Anaphylaxis is a dramatic, acute atopic reaction marked by the sudden onset of rapidly progressive urticaria and respiratory distress. A severe reaction may initiate vascular collapse, leading to systemic shock and, possibly, death.
Common causes of anaphylaxis include:
Less common causes include:
The following are the most common symptoms of anaphylaxis. However, each child may experience symptoms differently. Symptoms may include:
The symptoms of anaphylaxis may resemble other medical conditions. Always consult your child's physician for a diagnosis.
No tests are required to identify anaphylaxis. The patient's history and signs and symptoms establish the diagnosis. If signs and symptoms occur without a known allergic stimulus, other possible causes of shock, such as acute myocardial infarction, status asthmaticus, and heart failure, must be ruled out.
Skin testing may help to identify a specific allergen. Because skin tests can cause serious reactions, a scratch test should be done first in high-risk situations.
Always an emergency, anaphylaxis requires an immediate injection of epinephrine 1:1 ,000 aqueous solution, 0.1 to 0.5 ml for mild signs and symptoms. If signs and symptoms are severe, repeat the dose every 5 to 20 minutes, as directed.
In the early stages of anaphylaxis, when the patient remains conscious and normotensive, give epinephrine I.M. or subcutaneously. Speed it into circulation by massaging the injection site. In severe reactions, when the patient is unconscious and hypotensive, give the drug I.V., as ordered.
Establish and maintain a patent airway. Watch for early signs of laryngeal edema (stridor, hoarseness, and dyspnea), which will probably require endotracheal tube insertion or a tracheotomy and oxygen therapy.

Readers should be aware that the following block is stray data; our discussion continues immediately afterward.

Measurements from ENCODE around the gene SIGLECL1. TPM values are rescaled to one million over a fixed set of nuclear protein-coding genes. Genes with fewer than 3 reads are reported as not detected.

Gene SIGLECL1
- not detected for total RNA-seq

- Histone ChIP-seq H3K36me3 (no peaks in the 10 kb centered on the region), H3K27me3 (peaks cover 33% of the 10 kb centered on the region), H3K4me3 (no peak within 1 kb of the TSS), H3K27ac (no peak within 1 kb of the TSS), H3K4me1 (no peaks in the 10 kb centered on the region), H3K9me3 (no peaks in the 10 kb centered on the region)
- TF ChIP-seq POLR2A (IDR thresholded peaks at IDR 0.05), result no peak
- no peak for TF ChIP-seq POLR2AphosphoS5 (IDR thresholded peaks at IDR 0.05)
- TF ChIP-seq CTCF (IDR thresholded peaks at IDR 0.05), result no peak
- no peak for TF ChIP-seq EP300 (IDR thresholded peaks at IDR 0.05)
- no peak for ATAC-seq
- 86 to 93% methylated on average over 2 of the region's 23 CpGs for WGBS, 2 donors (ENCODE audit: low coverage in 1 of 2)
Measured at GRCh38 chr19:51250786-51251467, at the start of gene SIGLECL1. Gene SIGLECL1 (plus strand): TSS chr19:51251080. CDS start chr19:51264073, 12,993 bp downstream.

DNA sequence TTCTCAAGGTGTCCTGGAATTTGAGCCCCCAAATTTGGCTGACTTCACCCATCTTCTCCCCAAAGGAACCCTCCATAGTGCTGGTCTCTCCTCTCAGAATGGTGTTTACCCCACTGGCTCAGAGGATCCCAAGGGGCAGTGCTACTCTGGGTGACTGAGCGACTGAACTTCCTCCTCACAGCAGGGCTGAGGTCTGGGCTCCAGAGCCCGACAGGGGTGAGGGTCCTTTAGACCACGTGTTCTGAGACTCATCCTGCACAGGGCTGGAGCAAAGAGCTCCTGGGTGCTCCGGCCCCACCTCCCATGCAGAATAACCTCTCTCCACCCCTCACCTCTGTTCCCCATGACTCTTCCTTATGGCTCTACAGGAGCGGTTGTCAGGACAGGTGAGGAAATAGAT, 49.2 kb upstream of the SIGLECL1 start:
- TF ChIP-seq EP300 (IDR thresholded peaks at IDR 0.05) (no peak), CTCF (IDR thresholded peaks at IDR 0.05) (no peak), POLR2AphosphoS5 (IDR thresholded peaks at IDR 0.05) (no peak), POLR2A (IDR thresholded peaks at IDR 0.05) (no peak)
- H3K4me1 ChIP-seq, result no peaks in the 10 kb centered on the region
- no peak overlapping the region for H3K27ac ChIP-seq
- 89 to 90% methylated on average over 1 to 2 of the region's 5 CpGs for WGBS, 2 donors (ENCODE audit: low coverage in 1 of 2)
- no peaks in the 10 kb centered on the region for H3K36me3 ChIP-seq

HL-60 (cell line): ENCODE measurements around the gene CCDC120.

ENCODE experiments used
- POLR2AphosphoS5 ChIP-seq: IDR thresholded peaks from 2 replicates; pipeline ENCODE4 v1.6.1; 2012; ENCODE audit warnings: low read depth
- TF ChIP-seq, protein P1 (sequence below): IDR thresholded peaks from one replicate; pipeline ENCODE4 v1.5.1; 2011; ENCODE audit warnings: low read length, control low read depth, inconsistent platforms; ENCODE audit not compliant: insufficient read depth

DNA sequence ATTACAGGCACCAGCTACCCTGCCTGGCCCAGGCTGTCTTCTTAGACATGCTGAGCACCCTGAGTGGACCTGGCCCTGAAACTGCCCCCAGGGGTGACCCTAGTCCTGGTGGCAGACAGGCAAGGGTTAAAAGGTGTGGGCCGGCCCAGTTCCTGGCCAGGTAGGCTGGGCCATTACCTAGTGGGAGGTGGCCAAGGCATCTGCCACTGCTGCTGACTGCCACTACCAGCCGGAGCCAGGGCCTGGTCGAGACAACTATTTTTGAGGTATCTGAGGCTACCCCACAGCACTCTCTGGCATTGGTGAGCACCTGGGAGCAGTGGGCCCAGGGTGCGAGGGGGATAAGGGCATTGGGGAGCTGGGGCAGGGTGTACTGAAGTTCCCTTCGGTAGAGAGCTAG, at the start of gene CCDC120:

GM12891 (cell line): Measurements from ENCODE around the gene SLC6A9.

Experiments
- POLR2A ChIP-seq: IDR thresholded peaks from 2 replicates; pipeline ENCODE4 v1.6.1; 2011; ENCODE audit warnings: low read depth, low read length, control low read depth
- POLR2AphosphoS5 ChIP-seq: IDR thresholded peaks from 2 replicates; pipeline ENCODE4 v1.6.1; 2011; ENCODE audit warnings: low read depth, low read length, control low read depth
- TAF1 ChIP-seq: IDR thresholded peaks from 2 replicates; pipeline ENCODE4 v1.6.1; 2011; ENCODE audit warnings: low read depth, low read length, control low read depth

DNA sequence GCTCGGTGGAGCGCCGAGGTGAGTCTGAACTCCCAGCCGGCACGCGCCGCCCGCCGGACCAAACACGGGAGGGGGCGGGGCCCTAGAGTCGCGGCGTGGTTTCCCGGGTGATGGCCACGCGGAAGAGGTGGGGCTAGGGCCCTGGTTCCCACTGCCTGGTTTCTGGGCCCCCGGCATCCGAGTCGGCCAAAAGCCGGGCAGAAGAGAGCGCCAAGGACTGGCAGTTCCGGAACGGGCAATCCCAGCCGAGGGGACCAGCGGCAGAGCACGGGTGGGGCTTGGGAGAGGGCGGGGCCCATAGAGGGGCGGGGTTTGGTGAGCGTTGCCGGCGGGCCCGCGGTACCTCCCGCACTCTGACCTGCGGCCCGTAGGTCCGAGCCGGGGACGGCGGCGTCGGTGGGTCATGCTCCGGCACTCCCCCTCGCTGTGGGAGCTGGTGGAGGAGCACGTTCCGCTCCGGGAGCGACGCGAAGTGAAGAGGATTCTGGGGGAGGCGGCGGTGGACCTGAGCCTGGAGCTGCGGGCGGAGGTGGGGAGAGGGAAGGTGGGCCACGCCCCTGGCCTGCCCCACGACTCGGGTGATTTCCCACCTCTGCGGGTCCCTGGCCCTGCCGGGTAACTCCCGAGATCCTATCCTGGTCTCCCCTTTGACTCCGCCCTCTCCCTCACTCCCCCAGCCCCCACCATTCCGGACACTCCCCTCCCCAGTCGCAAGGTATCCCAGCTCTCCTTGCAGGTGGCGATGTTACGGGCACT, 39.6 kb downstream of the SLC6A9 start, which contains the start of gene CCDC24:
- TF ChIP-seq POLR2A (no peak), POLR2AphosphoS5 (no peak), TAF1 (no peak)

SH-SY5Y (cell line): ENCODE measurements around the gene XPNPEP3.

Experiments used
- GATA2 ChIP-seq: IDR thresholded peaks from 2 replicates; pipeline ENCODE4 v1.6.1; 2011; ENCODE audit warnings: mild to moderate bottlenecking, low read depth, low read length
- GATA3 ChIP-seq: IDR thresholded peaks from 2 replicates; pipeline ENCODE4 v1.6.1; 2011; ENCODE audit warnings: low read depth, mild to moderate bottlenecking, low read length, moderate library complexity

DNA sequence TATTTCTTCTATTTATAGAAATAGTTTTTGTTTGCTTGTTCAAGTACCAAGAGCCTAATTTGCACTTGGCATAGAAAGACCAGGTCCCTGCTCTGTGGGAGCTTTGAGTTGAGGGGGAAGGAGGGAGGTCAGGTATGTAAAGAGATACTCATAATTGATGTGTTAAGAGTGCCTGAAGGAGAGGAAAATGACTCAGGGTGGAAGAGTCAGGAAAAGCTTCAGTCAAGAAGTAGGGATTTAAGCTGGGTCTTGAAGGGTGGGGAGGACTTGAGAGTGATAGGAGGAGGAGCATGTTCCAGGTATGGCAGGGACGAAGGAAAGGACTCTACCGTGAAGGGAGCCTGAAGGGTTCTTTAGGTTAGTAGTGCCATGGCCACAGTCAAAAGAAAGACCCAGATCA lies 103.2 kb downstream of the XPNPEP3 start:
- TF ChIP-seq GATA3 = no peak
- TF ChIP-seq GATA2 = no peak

If cardiac arrest occurs, begin cardiopulmonary resuscitation. Assist with ventilation, closed-chest cardiac massage, and sodium bicarbonate administration, as ordered.
Watch for hypotension and shock. As ordered, maintain circulatory volume with volume expanders (plasma, plasma expanders, normal saline solution, and albumin), as needed. As prescribed, administer I.V. vasopressors, norepinephrine, and dopamine to stabilize blood pressure. Monitor blood pressure, central venous pressure, and urine output.
After the initial emergency, administer other medication, such as subcutaneous epinephrine, long-acting epinephrine, corticosteroids, and diphenhydramine I.V., for long-term management and aminophylline I.V. over 10 to 20 minutes for bronchospasm.
The only way to prevent anaphylaxis is to avoid known allergens. Some of the most common include bee stings, fish and shellfish, penicillin, latex, certain vaccines, nuts and seeds, and certain food additives. If you have a history of anaphylaxis, you should wear a medical ID bracelet containing information on your allergies.
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